money. searsy farrow struggled for days to get a test in the end a relative loaned her $225 to go to a private clinic. >> as soon as the doctor called and said, hey, i have a patient, she's got all the symptoms we need to get her tested, i should have been tested >> reporter: widespread testing is just part of the equation getting a handle on transmission requires knowing who has it and who's been exposed those at risk including anyone who came roughly within 6 feet of someone with covid-19 would have to self-isolate for 14 days massachusetts is hiring 1,000 contact tracers as part of a new program. >> what we want to do on the offensive is find, find, find even if people aren't very sick, find them so that they don't infect their family members or their other close contacts >> reporter: but health departments don't have the staff needed to handle programs on this scale. >> we need something on the order o 100,000 people working on this effort in the coming year. >> reporter: apple and google announced new technology that could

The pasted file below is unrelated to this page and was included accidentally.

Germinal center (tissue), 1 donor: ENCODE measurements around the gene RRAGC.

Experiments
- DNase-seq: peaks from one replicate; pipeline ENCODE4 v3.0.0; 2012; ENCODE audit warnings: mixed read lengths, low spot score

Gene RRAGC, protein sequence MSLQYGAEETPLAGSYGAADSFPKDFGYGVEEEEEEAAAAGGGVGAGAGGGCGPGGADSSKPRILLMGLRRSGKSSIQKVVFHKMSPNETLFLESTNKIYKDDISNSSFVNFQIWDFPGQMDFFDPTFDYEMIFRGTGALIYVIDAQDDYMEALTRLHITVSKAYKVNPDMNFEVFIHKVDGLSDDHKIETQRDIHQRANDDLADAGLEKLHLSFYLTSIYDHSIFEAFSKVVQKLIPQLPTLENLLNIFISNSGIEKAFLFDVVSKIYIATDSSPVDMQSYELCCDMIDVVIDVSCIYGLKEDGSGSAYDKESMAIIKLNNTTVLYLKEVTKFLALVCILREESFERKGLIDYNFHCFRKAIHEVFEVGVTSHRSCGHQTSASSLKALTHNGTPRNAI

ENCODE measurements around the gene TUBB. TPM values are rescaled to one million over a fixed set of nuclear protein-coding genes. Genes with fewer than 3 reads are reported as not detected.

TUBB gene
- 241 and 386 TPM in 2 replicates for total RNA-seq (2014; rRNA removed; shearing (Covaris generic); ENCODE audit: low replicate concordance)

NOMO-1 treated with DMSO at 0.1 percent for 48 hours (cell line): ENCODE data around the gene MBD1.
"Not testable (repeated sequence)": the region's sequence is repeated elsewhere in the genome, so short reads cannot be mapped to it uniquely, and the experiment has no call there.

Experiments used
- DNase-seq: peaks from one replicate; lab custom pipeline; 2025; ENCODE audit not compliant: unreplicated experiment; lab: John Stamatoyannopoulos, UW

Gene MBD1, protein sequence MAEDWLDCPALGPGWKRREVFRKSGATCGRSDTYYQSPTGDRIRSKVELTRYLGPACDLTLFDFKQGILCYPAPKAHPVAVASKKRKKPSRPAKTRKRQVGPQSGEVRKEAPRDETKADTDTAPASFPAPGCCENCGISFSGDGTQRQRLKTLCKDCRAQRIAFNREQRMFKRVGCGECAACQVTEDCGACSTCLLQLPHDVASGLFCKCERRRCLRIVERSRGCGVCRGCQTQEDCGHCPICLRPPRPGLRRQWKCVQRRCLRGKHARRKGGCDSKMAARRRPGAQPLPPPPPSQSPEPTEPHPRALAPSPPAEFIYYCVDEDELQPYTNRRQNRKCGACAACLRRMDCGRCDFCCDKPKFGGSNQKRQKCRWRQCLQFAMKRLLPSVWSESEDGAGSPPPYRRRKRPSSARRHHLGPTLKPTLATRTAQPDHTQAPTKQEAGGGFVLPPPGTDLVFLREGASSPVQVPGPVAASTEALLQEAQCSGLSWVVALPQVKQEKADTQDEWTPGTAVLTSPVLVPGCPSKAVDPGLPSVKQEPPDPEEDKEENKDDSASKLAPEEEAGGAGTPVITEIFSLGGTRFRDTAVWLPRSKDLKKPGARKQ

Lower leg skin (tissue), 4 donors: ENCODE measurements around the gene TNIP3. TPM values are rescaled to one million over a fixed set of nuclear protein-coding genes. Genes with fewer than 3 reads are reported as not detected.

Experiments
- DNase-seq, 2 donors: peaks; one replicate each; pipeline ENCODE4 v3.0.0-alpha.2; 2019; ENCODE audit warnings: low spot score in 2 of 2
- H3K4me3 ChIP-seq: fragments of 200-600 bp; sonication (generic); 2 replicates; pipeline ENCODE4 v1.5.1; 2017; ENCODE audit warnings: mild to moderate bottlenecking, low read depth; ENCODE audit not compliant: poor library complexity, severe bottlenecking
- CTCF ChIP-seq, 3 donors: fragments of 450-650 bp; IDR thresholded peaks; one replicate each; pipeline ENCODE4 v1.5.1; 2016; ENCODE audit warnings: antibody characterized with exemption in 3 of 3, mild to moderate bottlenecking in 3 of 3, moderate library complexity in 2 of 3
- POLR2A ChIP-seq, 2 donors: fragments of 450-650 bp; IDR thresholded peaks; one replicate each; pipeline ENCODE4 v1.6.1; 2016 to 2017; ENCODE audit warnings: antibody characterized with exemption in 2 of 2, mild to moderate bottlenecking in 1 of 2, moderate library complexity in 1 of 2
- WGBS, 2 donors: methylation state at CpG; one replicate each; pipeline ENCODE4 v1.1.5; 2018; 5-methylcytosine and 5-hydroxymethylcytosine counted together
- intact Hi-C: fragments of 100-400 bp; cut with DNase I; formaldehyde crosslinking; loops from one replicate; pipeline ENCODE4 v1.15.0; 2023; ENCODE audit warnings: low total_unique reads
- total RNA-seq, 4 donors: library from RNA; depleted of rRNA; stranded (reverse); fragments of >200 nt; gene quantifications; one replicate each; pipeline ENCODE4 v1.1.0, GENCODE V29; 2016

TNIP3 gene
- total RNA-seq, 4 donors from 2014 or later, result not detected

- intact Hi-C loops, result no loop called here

help phones ping other phones around them with their location. people who contract the virus report their diagnosis to the app and anyone who came close to them is notified but that raises another concern. privacy. and finally the problem of enforcement. >> is there a sense that people have enough social responsibility to self-isolate without being compelled to self-isolate >> we believe that that is the case in this country, that most people -- the vast majority of people would willingly isolate themselves >> reporter: all of this while the world awaits a vaccine and faces the reality that even with one our lives will never be the sa stephanie gosk, nbc news, new york tonight former president barack obama breaking his silence and endorsing his former vice president joe biden, saying he has all the qualities we need in a president right now. peter alexander has more